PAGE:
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When must justifying a belief allow for new evidence? I suppose it depends on context. "Apodeictic" beliefs (which are necessarily true) are clearly established or beyond dispute, so don't need returning to except to make sense of them. Scientific experiments are rarely repeated. What about more everyday beliefs, either ones we take for granted (these are my real parents) or ones we may even doubt sometimes (I will get a pay rise soon): are they justified if we do not allow further reconsideration and evidence?

In the example I am thinking of, Smith is being lied about by some people, and Smith claims that all you have to do to prove his innocence is check the mail. Can anyone claim to know Smith is guilty, if no-one checks the mail (except Smith)?

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  • 1
    As a comparator, you're relying on ___?
    – Hudjefa
    Jul 15, 2023 at 11:40
  • 1
    You can claim whatever you like. There's a saying: Predicting the future is really easy, it's doing it accurately that's difficult.. People have all kinds of crazy beliefs, it's about the local norms of discourse whether others find them pursuasive. And the discourse that focuses on evidence, has contributed to debate that gets better answers than participants could alone, & the success of communities that pay attention to them
    – CriglCragl
    Jul 15, 2023 at 18:53
  • As a rule, it's best not to rewrite your question after answers have been submitted, especially when the rewrite of the question makes initial answers redundant. Jul 16, 2023 at 13:02
  • When must justifying a question allow for completely rewriting it? When you really really want an answer that justifies your position, I guess.
    – Scott Rowe
    Jul 16, 2023 at 13:44
  • no-one understood the original version @ScottRowe which is the same question at least if you have JTB
    – user66760
    Jul 16, 2023 at 17:19

4 Answers 4

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Anything that can be known a priori will, by definition, not require experience. In the case of Smith, however, the answer is “no”. The concept of evidence implies relevance to the case.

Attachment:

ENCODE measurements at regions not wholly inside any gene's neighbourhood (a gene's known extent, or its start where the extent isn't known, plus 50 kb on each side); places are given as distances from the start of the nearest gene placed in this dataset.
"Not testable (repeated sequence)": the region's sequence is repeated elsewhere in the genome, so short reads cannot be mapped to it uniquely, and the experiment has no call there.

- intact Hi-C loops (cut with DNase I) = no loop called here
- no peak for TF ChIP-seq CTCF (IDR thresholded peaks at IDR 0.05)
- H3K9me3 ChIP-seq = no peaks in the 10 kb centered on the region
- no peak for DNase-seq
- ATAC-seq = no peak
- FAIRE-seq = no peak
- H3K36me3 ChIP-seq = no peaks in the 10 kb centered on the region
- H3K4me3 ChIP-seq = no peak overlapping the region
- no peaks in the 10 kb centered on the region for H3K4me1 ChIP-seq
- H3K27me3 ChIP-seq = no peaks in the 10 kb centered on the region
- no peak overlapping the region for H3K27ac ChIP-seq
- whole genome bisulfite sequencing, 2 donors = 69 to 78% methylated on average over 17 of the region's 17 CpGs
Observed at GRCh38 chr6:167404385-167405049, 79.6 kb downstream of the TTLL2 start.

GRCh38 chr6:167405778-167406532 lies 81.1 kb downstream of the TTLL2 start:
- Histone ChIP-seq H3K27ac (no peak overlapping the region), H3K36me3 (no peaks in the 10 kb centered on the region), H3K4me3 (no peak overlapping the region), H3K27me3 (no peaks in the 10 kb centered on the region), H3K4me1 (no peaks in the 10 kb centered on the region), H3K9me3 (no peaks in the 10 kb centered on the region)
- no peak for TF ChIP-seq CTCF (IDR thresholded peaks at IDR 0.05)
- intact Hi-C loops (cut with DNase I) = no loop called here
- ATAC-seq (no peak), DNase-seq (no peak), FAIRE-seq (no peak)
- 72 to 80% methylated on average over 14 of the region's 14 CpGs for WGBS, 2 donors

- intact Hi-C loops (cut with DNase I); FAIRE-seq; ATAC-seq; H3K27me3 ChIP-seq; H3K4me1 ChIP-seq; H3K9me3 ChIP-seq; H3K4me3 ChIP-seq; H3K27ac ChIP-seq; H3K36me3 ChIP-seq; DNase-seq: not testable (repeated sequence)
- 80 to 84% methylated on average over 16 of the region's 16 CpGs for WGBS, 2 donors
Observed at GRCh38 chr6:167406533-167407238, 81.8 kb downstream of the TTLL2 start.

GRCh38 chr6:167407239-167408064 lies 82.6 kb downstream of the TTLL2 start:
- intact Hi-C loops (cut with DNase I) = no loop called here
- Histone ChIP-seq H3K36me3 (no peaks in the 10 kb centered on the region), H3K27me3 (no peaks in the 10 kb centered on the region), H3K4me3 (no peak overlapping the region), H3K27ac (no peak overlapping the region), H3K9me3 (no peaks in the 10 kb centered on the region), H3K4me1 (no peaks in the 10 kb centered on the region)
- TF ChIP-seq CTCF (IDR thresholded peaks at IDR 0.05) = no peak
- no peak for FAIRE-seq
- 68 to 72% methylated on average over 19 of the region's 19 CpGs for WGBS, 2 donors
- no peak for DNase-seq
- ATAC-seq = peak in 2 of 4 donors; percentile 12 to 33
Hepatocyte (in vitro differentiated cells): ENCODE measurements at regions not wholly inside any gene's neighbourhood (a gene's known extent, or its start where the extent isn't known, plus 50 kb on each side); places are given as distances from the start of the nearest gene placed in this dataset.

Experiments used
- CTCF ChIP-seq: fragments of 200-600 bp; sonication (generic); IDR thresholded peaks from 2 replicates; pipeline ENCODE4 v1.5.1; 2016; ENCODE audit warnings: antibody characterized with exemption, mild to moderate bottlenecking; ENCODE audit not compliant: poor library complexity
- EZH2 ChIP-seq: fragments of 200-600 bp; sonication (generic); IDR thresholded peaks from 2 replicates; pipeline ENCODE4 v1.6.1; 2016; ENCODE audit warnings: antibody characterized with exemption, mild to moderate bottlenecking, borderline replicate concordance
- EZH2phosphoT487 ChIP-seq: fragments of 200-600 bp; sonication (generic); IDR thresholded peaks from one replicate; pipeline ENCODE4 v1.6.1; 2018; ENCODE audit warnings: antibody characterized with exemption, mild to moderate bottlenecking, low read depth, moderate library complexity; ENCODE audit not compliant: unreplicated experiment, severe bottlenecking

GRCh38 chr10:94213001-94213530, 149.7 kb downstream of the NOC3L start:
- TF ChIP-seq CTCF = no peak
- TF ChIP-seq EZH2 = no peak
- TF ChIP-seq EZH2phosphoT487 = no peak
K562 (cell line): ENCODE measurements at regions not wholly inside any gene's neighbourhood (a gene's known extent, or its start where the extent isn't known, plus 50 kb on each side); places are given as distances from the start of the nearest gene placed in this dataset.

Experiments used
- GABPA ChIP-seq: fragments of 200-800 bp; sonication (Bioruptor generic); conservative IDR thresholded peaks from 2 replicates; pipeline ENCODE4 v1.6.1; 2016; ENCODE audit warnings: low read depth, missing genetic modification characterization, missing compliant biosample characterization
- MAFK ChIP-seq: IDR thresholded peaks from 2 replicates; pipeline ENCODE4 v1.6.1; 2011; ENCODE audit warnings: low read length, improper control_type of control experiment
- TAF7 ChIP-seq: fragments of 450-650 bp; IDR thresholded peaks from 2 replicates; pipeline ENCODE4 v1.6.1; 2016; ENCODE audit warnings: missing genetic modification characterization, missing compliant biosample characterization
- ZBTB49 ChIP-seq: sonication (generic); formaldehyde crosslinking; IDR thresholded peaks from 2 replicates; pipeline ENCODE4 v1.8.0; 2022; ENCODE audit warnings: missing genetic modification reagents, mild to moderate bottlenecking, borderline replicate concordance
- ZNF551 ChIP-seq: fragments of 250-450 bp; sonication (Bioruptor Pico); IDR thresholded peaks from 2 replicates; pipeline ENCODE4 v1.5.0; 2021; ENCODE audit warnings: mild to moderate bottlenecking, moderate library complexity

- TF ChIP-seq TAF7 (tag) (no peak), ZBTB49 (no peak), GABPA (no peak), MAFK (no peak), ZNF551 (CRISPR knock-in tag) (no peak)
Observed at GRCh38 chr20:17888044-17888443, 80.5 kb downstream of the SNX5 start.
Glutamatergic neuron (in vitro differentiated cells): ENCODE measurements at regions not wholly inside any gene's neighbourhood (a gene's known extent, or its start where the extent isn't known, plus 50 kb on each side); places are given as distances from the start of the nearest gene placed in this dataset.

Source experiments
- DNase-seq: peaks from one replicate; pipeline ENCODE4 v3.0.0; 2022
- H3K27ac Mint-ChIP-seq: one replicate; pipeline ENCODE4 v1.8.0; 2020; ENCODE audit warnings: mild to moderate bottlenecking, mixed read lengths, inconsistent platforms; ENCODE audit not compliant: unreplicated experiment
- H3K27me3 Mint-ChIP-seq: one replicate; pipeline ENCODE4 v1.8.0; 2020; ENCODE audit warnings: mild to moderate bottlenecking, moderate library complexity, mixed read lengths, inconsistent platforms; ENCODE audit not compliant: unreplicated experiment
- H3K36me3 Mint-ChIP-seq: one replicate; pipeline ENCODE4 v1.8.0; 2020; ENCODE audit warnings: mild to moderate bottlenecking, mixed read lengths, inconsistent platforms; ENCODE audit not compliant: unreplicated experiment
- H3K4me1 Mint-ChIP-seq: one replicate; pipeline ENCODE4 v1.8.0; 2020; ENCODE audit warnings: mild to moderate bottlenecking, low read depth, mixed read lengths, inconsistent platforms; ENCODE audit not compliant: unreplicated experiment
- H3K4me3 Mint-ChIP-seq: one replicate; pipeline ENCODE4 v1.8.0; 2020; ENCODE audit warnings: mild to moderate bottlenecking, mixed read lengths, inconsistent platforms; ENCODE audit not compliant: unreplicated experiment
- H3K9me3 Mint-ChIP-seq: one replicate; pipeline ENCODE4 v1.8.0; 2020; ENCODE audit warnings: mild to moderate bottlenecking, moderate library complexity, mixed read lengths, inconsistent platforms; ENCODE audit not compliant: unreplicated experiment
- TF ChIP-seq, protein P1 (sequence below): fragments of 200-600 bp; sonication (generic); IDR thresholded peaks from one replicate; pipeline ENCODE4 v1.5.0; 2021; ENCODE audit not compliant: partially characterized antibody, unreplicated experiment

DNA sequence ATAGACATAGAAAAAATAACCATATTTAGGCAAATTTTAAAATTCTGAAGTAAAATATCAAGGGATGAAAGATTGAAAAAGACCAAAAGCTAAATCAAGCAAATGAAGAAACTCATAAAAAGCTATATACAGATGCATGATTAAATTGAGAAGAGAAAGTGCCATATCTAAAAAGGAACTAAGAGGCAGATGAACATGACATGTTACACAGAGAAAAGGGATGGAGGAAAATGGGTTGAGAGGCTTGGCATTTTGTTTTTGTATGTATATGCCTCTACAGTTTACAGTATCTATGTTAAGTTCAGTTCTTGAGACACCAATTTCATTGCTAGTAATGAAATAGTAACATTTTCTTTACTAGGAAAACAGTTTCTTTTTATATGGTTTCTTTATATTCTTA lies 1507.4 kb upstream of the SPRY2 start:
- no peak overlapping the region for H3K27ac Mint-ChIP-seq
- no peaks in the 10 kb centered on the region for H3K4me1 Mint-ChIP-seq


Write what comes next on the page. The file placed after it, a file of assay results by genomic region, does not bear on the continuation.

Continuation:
Addendum: Now that the question has changed, the answer is “always”.

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You cannot claim to know anything unless it’s logically necessary. So the answer is no.

Practically though, we usually use “know” to mean when it’s justified to believe something. For example, I know that the earth is a sphere. Is it possible that I’m being lied to and the earth is flat? I don’t think so. Can I disprove that the earth is flat and not some illusion in my head even if I went up to space and saw a ball? No. But I don’t think a disproof is required for reasonable belief.

EDIT: The person edited the question title and content so the answer is not fully relevant anymore. How is this allowed on SE?

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It depends on the situation. Is this the tenth time Smith has pointed you at new evidence, and the other nine times you investigated the new evidence only to find it irrelevant or actually harmful to Smiths case? Investigation can be endless. If you suspend judgement until all possible evidence is in, then you might never be able to come to a conclusion.

Furthermore, some beliefs are more important than others and require greater investigation. I hear a particular tune playing outside. Given my experience of the neighborhood, I conclude that the ice cream truck is driving by outside. Now, it doesn't have to be the ice cream truck; other vehicles and devices can play that tune, but I'm justified in drawing a conclusion without going to look, in part because there is no reason to think it might be anything else, and partly because it's not important enough an issue to investigate thoroughly.

If someone were to tell me that they don't think it sounds like the ice cream truck, I might go and take a look out of curiosity. If someone's life depended on me being right about my conclusion, I'd go take a look.

So, there are at least three reasons not to gather additional evidence to draw a conclusion, even if additional evidence is available:

  1. You have reason to doubt that the additional evidence will be of use.
  2. You have practical constraints such as a deadline and have to conclude your investigation without covering all possible evidence.
  3. Given the circumstances, the matter is not important enough to warrant further investigation.
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  • so does it depend on the reliability of smith, about his innocence, wrt the mail?
    – user66760
    Jul 15, 2023 at 18:10
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I would imagine you can justify things without considering any more evidence to the contrary, but you may end up mischaracterising your supposed knowledge: as apodeictic or justice or even true.

In the case of someone professing their innocence, if they are not permitted to argue their case and produce evidence to the contrary, then that is a clear injustice and a violation of their human rights etc.. At least in a legal context. In a social context, such people are not your friends etc..

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